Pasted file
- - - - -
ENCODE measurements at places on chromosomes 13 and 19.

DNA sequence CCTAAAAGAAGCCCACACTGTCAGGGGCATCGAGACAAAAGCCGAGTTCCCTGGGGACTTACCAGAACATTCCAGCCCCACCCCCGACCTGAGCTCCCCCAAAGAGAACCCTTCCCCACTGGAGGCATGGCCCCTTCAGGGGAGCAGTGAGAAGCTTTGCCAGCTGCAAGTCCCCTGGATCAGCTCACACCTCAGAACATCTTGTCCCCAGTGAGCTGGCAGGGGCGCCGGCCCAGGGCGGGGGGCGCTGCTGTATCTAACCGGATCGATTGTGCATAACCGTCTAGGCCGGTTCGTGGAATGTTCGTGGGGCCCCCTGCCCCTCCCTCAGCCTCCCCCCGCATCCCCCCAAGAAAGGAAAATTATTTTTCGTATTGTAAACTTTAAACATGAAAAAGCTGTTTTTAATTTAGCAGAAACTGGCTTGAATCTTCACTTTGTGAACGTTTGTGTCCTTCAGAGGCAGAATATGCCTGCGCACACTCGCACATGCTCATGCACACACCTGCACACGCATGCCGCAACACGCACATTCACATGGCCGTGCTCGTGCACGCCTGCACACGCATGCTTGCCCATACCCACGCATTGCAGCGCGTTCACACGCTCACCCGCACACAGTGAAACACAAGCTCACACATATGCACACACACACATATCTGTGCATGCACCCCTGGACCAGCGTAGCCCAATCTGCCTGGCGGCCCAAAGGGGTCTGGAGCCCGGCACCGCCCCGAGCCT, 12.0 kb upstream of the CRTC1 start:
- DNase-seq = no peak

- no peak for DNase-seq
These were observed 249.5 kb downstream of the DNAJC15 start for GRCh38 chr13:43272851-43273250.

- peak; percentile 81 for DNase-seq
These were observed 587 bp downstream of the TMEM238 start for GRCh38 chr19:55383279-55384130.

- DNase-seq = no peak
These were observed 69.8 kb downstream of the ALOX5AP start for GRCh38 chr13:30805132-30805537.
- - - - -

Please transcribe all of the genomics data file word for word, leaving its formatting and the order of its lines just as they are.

ENCODE measurements at places on chromosomes 13 and 19.

DNA sequence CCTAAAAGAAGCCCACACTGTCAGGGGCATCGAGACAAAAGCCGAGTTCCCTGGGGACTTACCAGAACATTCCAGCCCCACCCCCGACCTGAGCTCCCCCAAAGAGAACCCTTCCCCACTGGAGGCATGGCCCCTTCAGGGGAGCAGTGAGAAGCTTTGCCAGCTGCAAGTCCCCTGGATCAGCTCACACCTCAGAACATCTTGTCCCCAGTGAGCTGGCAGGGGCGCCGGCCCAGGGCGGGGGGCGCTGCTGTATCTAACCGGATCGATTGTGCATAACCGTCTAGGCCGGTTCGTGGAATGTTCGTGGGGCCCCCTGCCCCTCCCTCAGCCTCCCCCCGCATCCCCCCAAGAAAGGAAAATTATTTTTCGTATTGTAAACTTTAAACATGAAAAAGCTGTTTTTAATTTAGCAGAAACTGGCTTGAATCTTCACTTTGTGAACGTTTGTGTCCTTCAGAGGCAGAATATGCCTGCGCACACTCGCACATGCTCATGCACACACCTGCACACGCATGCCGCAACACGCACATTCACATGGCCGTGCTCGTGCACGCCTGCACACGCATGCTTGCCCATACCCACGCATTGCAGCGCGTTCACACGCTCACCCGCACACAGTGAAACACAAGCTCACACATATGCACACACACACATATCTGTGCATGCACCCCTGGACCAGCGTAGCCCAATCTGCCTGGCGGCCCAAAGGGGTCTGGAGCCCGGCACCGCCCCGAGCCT, 12.0 kb upstream of the CRTC1 start:
- DNase-seq = no peak

- no peak for DNase-seq
These were observed 249.5 kb downstream of the DNAJC15 start for GRCh38 chr13:43272851-43273250.

- peak; percentile 81 for DNase-seq
These were observed 587 bp downstream of the TMEM238 start for GRCh38 chr19:55383279-55384130.

- DNase-seq = no peak
These were observed 69.8 kb downstream of the ALOX5AP start for GRCh38 chr13:30805132-30805537.